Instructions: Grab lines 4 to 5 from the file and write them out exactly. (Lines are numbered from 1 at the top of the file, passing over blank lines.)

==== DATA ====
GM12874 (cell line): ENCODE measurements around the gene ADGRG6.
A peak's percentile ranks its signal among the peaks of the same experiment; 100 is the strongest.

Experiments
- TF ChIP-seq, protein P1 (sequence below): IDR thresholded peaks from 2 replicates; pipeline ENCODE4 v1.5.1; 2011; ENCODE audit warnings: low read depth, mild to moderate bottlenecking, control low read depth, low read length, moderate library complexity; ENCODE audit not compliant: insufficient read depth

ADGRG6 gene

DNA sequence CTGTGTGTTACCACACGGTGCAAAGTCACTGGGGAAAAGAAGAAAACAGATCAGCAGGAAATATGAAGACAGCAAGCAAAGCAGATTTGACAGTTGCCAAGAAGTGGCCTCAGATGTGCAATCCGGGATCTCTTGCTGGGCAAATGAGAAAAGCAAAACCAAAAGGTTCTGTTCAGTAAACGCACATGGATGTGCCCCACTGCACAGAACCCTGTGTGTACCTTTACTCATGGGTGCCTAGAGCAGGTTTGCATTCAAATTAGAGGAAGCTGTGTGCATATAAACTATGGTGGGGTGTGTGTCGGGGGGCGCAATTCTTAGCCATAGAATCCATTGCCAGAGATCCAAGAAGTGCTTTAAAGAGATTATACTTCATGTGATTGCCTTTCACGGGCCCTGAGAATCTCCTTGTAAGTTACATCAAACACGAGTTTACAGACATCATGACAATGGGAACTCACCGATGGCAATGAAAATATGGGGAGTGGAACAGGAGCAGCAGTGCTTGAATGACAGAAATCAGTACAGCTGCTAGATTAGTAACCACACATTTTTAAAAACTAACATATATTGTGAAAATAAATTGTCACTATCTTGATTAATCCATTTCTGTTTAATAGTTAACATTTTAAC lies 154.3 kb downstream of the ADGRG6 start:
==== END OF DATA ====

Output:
- TF ChIP-seq, protein P1 (sequence below): IDR thresholded peaks from 2 replicates; pipeline ENCODE4 v1.5.1; 2011; ENCODE audit warnings: low read depth, mild to moderate bottlenecking, control low read depth, low read length, moderate library complexity; ENCODE audit not compliant: insufficient read depth

ADGRG6 gene